By DEBORAH GERTZ HUSAR
Herald-Whig Staff Writer
Ada Powell probably figured the boy coming into White's Grill had his eye on her.
"He'd leave me a nickel tip under the coffee cup," she said.
In 1942, a nickel tip was good money for Powell, who waitressed at the diner at 525 Hampshire, and a way for Jim Bowen to start winning her heart.
"She was just a lovely person to be around," Bowen said.
The couple dated for about six months, married on June 10, 1943 and just celebrated their 70th anniversary.
The secret to a long and happy marriage, they say, is simple.
"Just love one another. Trust one another," she said. "Don't argue about money. Just enjoy life."
They blended hard work with plenty of love and laughter to raise a family that's grown to include three children, eight grandchildren, 14 great-grandchildren and one great-great-grandson.
"We've always had children around us. That's what kept us young," Mrs. Bowen said.
She was 18, and he was 17, when they married in a double wedding with her twin sister Eva and her husband Clyde Bunch in a minister's home in Palmyra, Mo. Ada wore pink; her sister wore blue.
All four worked at White's.
"Eva and I were both waitresses. They were both cooks," Ada said. "The grill was only closed one day a week. That's the day we picked to get married."
They celebrated with supper at an aunt's and going to a dance in Mendon.
"The next day, we went back to work," she said. "We worked until he was 80 years old. He had four jobs at one time."
She waitressed, then worked 17 years at Motorola. He worked 38 years at Gardner Denver Co., then drove a school bus for Liberty for 22 years and farmed on the side in Liberty.
Now they focus more on having fun.
"We have racehorses," she said. "That's our hobby now."
The pacers and trotters are trained at the fairgrounds in Mount Sterling, then the couple watch them race the summer fair circuit beginning in mid-June.
"It gives them something to do," son-in-law Kenny Gilbert said. "That's the key to a long life, to keep going. They stay active."
Giving back to the community, and supporting family, also was important to the couple.
"When girls weren't allowed to play baseball, I had to play on a boy's team for about a year. I asked Dad if I got girls together if he would coach the team. That got all the federation leagues going," daughter Sharon Gilbert said. "My mom said she didn't need to go to the games. My dad and I always talked about the ballgames when we came home."
They've always traveled, taking dozens of trips to Colorado over the years to visit family, but the Quincy area always was home.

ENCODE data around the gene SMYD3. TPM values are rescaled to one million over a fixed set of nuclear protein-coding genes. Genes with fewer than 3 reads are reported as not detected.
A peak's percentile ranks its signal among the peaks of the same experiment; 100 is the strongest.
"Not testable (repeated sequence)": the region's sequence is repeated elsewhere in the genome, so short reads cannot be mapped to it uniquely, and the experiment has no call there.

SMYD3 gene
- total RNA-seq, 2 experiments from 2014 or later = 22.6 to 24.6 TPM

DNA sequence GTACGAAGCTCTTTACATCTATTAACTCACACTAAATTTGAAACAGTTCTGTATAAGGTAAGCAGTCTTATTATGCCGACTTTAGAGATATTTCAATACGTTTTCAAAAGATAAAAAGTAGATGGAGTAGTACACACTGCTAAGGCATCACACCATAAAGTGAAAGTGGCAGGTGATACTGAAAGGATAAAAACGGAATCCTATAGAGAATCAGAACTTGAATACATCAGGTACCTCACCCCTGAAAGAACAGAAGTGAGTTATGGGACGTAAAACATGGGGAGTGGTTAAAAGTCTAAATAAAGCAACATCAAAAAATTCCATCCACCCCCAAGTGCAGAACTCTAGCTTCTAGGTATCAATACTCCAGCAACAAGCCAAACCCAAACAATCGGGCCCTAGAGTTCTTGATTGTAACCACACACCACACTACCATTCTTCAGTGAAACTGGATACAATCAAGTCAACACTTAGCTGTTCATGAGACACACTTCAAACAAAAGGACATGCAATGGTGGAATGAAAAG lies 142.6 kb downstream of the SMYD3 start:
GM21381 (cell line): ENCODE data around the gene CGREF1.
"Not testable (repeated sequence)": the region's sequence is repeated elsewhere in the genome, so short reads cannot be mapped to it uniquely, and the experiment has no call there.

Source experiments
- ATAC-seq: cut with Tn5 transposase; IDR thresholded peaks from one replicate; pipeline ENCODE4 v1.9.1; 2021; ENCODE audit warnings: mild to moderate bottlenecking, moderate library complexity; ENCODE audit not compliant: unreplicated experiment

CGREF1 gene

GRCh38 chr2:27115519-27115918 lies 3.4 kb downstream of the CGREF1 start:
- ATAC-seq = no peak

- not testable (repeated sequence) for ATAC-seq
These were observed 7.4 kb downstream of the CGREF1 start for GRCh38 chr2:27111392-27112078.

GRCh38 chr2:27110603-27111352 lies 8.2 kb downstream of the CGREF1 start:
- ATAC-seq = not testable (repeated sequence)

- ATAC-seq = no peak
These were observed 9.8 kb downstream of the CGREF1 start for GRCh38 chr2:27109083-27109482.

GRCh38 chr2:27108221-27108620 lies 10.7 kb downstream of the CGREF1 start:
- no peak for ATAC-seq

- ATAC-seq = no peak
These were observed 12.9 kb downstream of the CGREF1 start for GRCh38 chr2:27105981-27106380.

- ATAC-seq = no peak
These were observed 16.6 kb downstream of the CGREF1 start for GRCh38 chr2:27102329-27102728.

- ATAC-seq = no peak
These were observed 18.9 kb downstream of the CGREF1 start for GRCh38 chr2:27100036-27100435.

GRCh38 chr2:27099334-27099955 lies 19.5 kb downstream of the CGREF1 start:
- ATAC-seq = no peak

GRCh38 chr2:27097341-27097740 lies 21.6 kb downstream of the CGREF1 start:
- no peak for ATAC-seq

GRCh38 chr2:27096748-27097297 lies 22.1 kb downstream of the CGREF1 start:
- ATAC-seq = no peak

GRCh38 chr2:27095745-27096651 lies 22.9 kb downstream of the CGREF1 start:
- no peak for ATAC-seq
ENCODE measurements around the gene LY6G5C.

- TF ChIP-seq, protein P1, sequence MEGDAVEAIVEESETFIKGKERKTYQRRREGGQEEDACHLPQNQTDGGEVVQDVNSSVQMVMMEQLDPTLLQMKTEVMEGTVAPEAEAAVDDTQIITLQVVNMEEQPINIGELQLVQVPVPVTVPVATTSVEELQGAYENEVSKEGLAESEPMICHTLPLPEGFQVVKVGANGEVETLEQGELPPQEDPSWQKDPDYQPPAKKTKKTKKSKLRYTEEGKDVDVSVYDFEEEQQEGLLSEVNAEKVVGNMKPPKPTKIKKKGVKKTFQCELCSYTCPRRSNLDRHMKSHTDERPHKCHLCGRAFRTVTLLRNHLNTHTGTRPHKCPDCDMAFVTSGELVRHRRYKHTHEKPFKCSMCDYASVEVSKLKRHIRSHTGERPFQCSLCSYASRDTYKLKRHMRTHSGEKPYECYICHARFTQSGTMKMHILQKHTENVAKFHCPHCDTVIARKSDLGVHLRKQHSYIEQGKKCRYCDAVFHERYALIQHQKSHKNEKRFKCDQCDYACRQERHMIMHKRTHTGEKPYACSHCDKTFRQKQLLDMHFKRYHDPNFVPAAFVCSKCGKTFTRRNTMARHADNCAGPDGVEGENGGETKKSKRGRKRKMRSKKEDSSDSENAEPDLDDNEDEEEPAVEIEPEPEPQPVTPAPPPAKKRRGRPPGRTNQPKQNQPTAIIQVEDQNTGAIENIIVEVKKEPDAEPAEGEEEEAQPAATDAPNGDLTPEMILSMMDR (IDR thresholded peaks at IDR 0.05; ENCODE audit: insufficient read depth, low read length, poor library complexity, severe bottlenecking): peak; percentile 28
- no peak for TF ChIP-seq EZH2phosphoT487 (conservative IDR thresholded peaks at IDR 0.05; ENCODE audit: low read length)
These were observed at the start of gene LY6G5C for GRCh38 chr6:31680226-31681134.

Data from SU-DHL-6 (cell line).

He grew up in Mount Sterling, and she never lived more than 20 miles away from Quincy. They started out married life living in the Gem City, then moved to the south bottoms, Liberty and back to Quincy about 20 years ago where they enjoy spending time with friends and family.
"Mom still makes dinner for us every Monday night," Sharon Gilbert said.
Fried chicken and apple pie are family favorites, "but your cherry pie isn't bad. She bakes the best pies around," Kenny Gilbert said.
Laughter punctuates any family gathering along with stories like camping out by the side of the road on vacation trips or when the Bowens, who lived on a farm at the time, wanted to take their son Mike some fresh eggs and stuck them in a suitcase for the airplane trip. Eggs ended up all over the clothes, but "we always had some fun," Mrs. Bowen said.
"I thank the Good Lord that we had everything we had and enjoyed everything we had," she said. "I just think it's been a wonderful life."
KEYS TO 70 YEARS OF MARRIAGE
Seven decades of marriage went by "too fast" for Ada and Jim Bowen.
But along the way, they've learned a thing or two about making a marriage work.
"We just talk everything over," she said.
"She goes her way, and I go mine," he said, but "she's always there to help me out, every time I need something."
Their children -- Sharon Gilbert, Mike Bowen and Vickie Gillihan -- learned from example some important lessons about love and marriage.
"Be happy with each other. Let each other do what they want to do," Mike said.
"Be more patient and bake lots of sweets. Mom loves to bake," Vickie said.
"I don't think they ever go to bed mad at each other," Sharon said.
But Sharon's husband Kenny thinks his father-in-law may have figured out the most important thing.
"You've learned to say ‘yes ma'am, yes ma'am, whatever you want ma'am,'" he said, drawing laughter from the rest of the family.